The heavy-handed Brooklyn native hung back, still circling, looking to tee off when he got the opportunity. He created his own luck here and there, jabbing surprisingly well with his taller foe, relying on quick hands. Nakatani, having competed across 12 rounds since 2014, was still chugging along.

There was grappling aplenty in the 12 and final frame. Lopez hacked away, looking for home runs. Both fighters would step back, separate, then rush into each other to wrap up, and need to be pried off each other by referee Harvey Dock. No significant punches landed either way, leaving a stench of irresolution in the air as the final bell clanged.

Of course the judges had made up their mind, a long time ago it seemed, siding with Lopez nearly every step of the way. Nakatani would have never stood a chance. No judge gave him more than two rounds. Official Bernard Bruni, the most incredulous, could only find one for him.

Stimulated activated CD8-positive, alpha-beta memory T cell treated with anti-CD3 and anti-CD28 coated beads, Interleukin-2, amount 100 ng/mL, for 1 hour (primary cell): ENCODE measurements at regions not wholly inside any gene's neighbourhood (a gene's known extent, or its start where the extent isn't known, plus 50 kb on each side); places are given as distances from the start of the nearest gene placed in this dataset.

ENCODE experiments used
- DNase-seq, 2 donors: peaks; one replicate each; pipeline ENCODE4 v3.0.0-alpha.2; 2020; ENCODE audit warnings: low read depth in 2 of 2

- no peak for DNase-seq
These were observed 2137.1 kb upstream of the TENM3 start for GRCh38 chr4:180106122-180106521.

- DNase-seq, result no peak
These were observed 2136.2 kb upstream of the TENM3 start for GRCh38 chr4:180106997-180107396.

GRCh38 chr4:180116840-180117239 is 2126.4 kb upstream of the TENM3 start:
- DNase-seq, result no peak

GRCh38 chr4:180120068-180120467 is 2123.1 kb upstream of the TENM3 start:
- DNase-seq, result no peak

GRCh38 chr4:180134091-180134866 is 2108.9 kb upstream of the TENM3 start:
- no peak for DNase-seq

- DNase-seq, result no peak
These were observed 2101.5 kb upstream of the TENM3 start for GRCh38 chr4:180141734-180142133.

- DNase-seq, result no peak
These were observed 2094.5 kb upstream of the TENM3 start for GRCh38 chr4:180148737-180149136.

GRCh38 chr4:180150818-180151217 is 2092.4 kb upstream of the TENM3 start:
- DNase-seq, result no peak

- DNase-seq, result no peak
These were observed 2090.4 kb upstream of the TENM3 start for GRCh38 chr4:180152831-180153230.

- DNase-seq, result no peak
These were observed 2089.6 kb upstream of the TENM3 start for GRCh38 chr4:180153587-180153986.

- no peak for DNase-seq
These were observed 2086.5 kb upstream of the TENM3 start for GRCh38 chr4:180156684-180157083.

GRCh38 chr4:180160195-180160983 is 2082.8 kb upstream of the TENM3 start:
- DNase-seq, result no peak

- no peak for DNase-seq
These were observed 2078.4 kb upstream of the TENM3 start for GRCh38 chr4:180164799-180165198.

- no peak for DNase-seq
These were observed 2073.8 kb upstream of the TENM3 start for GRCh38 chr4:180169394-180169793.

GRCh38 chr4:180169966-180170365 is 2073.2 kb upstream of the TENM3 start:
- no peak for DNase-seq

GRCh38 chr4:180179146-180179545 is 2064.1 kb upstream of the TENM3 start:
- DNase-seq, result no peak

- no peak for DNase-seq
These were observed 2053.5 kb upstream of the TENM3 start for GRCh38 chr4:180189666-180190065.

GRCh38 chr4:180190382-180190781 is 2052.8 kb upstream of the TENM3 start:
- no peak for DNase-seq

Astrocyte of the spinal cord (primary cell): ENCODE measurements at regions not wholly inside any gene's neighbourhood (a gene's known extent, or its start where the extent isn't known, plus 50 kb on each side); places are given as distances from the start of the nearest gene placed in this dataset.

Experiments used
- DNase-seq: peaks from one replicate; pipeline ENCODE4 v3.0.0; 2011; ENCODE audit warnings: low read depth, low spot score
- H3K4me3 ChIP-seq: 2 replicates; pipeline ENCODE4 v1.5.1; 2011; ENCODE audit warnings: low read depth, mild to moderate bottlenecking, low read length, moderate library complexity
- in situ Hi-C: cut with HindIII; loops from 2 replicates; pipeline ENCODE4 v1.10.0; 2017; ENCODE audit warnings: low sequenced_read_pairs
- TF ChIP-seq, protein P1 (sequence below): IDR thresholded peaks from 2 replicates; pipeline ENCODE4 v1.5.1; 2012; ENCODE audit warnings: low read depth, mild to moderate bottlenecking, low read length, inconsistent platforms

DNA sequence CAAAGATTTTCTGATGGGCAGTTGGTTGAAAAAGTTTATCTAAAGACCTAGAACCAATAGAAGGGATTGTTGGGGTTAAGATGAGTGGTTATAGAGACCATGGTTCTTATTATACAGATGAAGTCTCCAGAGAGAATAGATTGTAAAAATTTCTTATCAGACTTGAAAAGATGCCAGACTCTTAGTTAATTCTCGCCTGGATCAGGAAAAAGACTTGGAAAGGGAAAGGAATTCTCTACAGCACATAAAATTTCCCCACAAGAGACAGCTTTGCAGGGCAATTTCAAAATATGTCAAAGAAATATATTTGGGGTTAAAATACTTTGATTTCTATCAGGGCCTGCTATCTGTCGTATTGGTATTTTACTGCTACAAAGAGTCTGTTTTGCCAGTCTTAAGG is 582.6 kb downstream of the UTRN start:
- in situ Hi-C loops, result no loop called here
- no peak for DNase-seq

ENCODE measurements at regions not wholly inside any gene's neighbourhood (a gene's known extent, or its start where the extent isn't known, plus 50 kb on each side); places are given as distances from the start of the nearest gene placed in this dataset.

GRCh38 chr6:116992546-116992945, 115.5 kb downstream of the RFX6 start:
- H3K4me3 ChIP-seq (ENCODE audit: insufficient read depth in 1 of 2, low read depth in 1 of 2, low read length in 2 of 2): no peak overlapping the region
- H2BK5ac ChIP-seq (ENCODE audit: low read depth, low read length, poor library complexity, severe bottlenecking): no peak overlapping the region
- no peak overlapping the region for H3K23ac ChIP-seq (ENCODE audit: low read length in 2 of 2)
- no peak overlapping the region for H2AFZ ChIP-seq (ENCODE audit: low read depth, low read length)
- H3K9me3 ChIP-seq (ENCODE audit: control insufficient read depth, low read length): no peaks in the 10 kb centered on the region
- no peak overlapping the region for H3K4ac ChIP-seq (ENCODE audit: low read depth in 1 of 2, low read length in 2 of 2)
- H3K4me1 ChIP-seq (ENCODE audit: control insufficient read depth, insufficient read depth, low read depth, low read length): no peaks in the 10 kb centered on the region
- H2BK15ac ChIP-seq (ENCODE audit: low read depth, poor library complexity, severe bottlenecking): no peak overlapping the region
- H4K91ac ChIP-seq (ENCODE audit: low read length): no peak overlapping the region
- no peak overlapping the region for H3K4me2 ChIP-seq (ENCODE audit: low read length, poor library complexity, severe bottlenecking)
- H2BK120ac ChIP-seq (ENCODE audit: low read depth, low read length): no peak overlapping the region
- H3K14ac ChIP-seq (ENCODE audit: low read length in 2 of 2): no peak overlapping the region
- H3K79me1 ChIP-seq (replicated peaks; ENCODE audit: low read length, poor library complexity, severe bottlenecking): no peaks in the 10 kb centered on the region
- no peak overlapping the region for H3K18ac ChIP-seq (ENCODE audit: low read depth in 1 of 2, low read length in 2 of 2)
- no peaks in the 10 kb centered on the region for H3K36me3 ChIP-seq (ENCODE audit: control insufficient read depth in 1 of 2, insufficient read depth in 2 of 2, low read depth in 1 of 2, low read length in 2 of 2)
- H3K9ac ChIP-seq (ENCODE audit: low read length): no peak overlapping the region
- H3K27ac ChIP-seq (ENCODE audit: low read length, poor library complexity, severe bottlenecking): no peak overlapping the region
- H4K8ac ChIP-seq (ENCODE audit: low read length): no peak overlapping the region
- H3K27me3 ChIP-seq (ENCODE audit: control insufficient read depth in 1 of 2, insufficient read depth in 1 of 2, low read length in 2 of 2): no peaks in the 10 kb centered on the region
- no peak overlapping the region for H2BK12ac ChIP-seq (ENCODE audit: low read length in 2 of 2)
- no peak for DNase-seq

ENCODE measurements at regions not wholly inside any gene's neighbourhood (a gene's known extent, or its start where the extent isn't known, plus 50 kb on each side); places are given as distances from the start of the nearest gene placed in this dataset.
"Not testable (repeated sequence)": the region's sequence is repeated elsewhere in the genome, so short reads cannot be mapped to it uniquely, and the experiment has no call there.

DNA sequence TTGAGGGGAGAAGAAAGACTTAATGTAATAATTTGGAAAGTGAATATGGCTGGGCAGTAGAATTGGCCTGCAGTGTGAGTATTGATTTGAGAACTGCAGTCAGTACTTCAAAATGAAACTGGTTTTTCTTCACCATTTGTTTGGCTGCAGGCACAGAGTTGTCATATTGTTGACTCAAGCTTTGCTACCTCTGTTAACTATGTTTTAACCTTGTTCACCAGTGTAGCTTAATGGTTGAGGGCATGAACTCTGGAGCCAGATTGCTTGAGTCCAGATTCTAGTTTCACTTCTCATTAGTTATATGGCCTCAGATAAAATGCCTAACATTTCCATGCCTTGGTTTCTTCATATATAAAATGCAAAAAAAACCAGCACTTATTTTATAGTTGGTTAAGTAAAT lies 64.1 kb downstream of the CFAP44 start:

The night, the venue and the promotion were behind Lopez. In front of him now is a world title fight.

Subriel Matias def. Maxim Dadashev via 11th-round TKO

Matias (14-0, 14 KO) made a name for himself, overpowering the touted Dadashev (13-1, 11 KO). The Puerto Rican puncher had a real talented, elusive boxer in front of him but gained an early advantage plowing forward, and continued the pressure until the very end, charging stinging punch combinations that convinced trainer Buddy McGirt to pull Dadsehev from the fight ahead of Round 12.

The corner retirement was the right call as the Russian boxer was quickly hospitalized and underwent surgery overnight.